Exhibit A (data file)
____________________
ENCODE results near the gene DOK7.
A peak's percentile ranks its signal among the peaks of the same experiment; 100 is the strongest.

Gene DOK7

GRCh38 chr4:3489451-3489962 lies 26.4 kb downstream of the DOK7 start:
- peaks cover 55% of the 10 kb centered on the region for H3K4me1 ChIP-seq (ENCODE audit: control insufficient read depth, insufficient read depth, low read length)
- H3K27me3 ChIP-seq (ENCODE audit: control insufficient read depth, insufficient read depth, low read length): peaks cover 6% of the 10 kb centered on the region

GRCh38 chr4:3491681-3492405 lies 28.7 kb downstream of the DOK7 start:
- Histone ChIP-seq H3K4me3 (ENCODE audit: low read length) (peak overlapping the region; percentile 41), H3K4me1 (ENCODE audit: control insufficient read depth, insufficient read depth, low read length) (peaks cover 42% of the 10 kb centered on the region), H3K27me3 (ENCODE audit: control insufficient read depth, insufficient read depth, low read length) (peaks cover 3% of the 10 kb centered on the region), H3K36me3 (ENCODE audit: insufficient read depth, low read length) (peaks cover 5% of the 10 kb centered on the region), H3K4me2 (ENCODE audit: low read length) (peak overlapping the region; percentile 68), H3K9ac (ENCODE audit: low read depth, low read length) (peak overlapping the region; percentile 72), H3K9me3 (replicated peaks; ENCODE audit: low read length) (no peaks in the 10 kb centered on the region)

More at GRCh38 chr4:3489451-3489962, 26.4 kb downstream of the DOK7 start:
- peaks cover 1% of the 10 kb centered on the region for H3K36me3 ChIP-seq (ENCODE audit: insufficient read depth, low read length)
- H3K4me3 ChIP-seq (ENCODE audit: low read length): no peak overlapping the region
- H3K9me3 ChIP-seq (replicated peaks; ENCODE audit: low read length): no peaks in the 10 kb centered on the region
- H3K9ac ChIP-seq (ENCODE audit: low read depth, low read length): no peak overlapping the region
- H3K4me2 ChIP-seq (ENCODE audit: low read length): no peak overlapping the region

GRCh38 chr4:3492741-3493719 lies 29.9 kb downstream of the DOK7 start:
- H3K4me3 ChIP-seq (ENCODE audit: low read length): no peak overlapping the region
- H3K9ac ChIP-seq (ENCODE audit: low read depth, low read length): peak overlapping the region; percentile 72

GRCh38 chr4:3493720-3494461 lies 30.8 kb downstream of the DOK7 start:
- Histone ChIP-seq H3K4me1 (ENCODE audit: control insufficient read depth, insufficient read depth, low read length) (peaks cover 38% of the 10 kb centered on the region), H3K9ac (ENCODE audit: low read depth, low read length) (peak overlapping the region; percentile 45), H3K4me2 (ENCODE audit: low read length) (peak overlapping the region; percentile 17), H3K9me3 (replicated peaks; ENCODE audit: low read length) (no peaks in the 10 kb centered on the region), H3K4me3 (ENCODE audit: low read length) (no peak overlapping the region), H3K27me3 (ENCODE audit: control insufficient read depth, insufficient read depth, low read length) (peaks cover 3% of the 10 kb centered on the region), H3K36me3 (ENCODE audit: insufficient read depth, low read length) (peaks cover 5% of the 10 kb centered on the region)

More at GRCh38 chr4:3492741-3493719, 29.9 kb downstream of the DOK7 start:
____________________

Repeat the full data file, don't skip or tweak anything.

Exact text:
ENCODE results near the gene DOK7.
A peak's percentile ranks its signal among the peaks of the same experiment; 100 is the strongest.

Gene DOK7

GRCh38 chr4:3489451-3489962 lies 26.4 kb downstream of the DOK7 start:
- peaks cover 55% of the 10 kb centered on the region for H3K4me1 ChIP-seq (ENCODE audit: control insufficient read depth, insufficient read depth, low read length)
- H3K27me3 ChIP-seq (ENCODE audit: control insufficient read depth, insufficient read depth, low read length): peaks cover 6% of the 10 kb centered on the region

GRCh38 chr4:3491681-3492405 lies 28.7 kb downstream of the DOK7 start:
- Histone ChIP-seq H3K4me3 (ENCODE audit: low read length) (peak overlapping the region; percentile 41), H3K4me1 (ENCODE audit: control insufficient read depth, insufficient read depth, low read length) (peaks cover 42% of the 10 kb centered on the region), H3K27me3 (ENCODE audit: control insufficient read depth, insufficient read depth, low read length) (peaks cover 3% of the 10 kb centered on the region), H3K36me3 (ENCODE audit: insufficient read depth, low read length) (peaks cover 5% of the 10 kb centered on the region), H3K4me2 (ENCODE audit: low read length) (peak overlapping the region; percentile 68), H3K9ac (ENCODE audit: low read depth, low read length) (peak overlapping the region; percentile 72), H3K9me3 (replicated peaks; ENCODE audit: low read length) (no peaks in the 10 kb centered on the region)

More at GRCh38 chr4:3489451-3489962, 26.4 kb downstream of the DOK7 start:
- peaks cover 1% of the 10 kb centered on the region for H3K36me3 ChIP-seq (ENCODE audit: insufficient read depth, low read length)
- H3K4me3 ChIP-seq (ENCODE audit: low read length): no peak overlapping the region
- H3K9me3 ChIP-seq (replicated peaks; ENCODE audit: low read length): no peaks in the 10 kb centered on the region
- H3K9ac ChIP-seq (ENCODE audit: low read depth, low read length): no peak overlapping the region
- H3K4me2 ChIP-seq (ENCODE audit: low read length): no peak overlapping the region

GRCh38 chr4:3492741-3493719 lies 29.9 kb downstream of the DOK7 start:
- H3K4me3 ChIP-seq (ENCODE audit: low read length): no peak overlapping the region
- H3K9ac ChIP-seq (ENCODE audit: low read depth, low read length): peak overlapping the region; percentile 72

GRCh38 chr4:3493720-3494461 lies 30.8 kb downstream of the DOK7 start:
- Histone ChIP-seq H3K4me1 (ENCODE audit: control insufficient read depth, insufficient read depth, low read length) (peaks cover 38% of the 10 kb centered on the region), H3K9ac (ENCODE audit: low read depth, low read length) (peak overlapping the region; percentile 45), H3K4me2 (ENCODE audit: low read length) (peak overlapping the region; percentile 17), H3K9me3 (replicated peaks; ENCODE audit: low read length) (no peaks in the 10 kb centered on the region), H3K4me3 (ENCODE audit: low read length) (no peak overlapping the region), H3K27me3 (ENCODE audit: control insufficient read depth, insufficient read depth, low read length) (peaks cover 3% of the 10 kb centered on the region), H3K36me3 (ENCODE audit: insufficient read depth, low read length) (peaks cover 5% of the 10 kb centered on the region)

More at GRCh38 chr4:3492741-3493719, 29.9 kb downstream of the DOK7 start: